No, not Jake Ellenberger. His brother Joe.
It was the summer of 2009, and Joe Ellenberger was 10-0 as a professional fighter. He had just gotten engaged and was coming off a dominant first-round TKO victory that he was hoping would be impressive enough to catch the eye of the UFC, which had recently signed his twin brother, Jake, to a contract.
Any day now, he thought, the call would come for him.
But then, he’d also been feeling unusually tired lately. He’d felt that way all through his last training camp. He was used to bouncing back relatively quickly in between practices, but now he just didn’t feel right. When the feeling persisted even after his fight, he broke down and went to see a doctor. It’s probably mono, he thought. That made people feel tired, right?
At the doctor’s office, they ran the blood tests. Not mono, they said, but something else was weird. His red blood cell counts weren’t what they should be. His numbers were, he recalled, “all out of whack.” When they finally gave him a diagnosis that October, it sounded like something they were making up on the spot: paroxysmal nocturnal hemoglobinuria. PNH, for short.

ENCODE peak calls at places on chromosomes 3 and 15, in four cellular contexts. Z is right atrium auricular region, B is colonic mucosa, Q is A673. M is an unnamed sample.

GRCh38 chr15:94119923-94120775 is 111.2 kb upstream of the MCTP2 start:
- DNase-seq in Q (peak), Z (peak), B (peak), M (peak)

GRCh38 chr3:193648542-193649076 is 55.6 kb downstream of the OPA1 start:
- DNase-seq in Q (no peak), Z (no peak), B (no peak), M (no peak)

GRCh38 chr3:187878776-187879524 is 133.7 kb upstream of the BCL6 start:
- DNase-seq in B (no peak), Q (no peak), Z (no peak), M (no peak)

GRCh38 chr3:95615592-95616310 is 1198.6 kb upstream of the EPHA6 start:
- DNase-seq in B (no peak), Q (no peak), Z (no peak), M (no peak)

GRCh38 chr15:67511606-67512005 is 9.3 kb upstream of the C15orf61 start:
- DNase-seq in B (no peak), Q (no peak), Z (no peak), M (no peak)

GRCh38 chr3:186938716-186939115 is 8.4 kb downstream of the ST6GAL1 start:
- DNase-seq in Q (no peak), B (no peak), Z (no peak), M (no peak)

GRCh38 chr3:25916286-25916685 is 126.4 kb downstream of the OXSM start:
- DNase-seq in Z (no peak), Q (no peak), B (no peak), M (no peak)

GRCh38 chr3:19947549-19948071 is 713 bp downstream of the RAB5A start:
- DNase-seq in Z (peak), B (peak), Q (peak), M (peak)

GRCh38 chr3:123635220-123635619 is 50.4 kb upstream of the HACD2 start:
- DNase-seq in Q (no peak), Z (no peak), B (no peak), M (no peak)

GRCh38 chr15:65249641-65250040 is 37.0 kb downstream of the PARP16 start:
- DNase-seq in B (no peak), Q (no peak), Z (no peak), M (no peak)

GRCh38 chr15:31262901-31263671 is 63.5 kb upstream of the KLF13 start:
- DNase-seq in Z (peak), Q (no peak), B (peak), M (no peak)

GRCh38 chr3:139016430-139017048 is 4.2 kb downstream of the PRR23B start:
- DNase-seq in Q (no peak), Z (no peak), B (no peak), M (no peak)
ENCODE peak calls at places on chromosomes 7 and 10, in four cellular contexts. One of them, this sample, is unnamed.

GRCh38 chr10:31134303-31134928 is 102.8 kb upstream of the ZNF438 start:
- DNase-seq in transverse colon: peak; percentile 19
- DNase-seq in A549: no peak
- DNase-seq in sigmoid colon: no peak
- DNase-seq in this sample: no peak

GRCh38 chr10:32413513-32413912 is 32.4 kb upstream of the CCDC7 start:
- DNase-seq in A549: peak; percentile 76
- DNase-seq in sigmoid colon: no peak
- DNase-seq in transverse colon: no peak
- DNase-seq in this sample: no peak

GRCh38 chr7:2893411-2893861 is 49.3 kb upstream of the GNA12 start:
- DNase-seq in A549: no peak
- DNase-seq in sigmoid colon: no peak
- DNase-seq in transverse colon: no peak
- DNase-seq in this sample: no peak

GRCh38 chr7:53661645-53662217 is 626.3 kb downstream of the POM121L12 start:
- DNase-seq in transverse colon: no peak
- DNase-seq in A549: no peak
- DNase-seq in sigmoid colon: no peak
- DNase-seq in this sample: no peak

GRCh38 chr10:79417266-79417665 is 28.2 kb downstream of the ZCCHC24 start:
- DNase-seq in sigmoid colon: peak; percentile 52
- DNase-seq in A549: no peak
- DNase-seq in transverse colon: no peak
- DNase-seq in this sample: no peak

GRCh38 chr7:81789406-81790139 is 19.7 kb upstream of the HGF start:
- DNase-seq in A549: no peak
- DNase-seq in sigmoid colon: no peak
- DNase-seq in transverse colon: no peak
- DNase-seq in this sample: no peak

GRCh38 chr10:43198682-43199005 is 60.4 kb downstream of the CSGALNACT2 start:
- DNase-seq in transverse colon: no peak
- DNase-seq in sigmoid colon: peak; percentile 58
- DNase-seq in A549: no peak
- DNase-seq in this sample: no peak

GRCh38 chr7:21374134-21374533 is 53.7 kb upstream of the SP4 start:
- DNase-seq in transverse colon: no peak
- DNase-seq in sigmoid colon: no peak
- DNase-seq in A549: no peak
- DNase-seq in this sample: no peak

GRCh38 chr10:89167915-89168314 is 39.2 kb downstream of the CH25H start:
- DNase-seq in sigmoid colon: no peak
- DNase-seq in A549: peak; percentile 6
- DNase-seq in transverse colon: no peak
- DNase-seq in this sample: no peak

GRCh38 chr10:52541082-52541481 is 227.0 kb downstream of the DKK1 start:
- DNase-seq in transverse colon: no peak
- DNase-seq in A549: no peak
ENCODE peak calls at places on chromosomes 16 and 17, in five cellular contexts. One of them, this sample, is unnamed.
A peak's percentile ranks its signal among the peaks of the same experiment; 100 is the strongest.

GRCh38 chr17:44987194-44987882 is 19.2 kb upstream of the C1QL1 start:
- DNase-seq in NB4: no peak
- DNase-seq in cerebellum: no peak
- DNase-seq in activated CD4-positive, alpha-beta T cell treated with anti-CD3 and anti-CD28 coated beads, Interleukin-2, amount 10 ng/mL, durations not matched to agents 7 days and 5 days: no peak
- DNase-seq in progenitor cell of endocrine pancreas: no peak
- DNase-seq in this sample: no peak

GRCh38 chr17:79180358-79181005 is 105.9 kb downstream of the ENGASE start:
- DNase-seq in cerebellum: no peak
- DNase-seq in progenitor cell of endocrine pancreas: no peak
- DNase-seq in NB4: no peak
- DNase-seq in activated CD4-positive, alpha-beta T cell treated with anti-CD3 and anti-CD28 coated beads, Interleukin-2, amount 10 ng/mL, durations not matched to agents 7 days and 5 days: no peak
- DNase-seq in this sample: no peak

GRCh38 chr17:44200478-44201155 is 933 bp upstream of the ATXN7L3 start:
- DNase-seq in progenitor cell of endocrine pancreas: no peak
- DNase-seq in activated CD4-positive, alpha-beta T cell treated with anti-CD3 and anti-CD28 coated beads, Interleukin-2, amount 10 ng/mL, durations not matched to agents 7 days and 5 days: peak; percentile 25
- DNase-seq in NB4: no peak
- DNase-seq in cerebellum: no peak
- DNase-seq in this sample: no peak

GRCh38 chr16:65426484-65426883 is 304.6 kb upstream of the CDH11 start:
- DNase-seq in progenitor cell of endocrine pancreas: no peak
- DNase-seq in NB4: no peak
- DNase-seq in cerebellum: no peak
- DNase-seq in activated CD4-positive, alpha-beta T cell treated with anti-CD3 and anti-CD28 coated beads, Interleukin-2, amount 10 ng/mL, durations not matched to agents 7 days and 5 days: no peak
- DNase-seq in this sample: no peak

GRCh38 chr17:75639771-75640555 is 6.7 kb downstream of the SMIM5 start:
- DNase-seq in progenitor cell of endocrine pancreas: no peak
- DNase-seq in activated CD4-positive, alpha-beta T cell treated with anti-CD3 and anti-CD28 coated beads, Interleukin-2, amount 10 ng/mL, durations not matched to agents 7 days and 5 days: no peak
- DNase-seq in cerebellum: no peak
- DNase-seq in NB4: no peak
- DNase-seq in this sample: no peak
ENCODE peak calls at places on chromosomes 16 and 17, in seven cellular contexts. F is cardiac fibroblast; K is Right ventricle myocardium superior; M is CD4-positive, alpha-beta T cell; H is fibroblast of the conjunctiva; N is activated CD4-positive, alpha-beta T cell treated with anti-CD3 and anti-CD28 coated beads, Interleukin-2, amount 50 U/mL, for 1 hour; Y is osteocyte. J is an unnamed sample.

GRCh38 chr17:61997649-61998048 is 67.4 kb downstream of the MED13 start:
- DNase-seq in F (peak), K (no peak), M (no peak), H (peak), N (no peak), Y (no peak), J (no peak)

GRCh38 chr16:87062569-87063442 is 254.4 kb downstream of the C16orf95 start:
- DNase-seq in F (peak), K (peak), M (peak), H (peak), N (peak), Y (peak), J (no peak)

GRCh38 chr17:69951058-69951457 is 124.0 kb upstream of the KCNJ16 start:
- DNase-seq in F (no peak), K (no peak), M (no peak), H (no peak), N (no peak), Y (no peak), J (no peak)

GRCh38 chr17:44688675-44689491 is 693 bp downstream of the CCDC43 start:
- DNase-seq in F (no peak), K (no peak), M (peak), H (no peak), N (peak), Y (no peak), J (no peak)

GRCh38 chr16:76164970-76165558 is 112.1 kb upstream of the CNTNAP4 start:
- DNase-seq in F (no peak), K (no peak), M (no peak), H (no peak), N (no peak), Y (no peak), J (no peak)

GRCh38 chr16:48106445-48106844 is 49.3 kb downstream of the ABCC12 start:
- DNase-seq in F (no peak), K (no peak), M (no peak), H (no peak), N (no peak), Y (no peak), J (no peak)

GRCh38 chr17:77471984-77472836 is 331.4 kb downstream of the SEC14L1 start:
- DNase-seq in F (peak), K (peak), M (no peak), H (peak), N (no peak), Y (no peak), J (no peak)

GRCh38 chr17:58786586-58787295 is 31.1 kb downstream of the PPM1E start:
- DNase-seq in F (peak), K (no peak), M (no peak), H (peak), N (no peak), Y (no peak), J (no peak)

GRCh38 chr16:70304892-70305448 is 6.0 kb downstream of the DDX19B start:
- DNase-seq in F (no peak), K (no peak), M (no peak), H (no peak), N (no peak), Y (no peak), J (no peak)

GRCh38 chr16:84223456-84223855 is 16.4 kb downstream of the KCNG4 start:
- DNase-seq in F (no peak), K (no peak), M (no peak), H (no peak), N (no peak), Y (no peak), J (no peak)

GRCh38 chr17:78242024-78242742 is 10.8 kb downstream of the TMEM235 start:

“They told me I could never compete in another contact sport for the rest of my life,” he said. “They told me I’d be on a bunch of crazy drugs forever. They told me if I even got in a car accident or anything, I’d be in bad shape because my blood counts were so low and my blood was so thin. And then I guess the research said that I’d probably die before I was 30 years old.”
He was 24 when he got the news. Two weeks later, UFC matchmaker Joe Silva called to offer him a fight against Mark Bocek that December.
“That was pretty depressing,” Ellenberger said.
Check out the rest of the article here, which goes through Joe’s treatment via $400,000 medication and his miraculous comeback to the cage. It’s written, of course, by Ben Fowlkes. MMA Junkie was once a cold and unfeeling place staffed by robots that bleep blorped the latest MMA news. They were accurate and informative but alas did not have the capacity to feel. Then they hired Ben, and now we regularly get touching in depth MMA stories that tug at your heartstrings. If there is any justice, he will dethrone Ariel Helwani from his perch as MMA Journalist of the Year at the World MMA Awards. If not, whatever. He’s already #1 in my heart.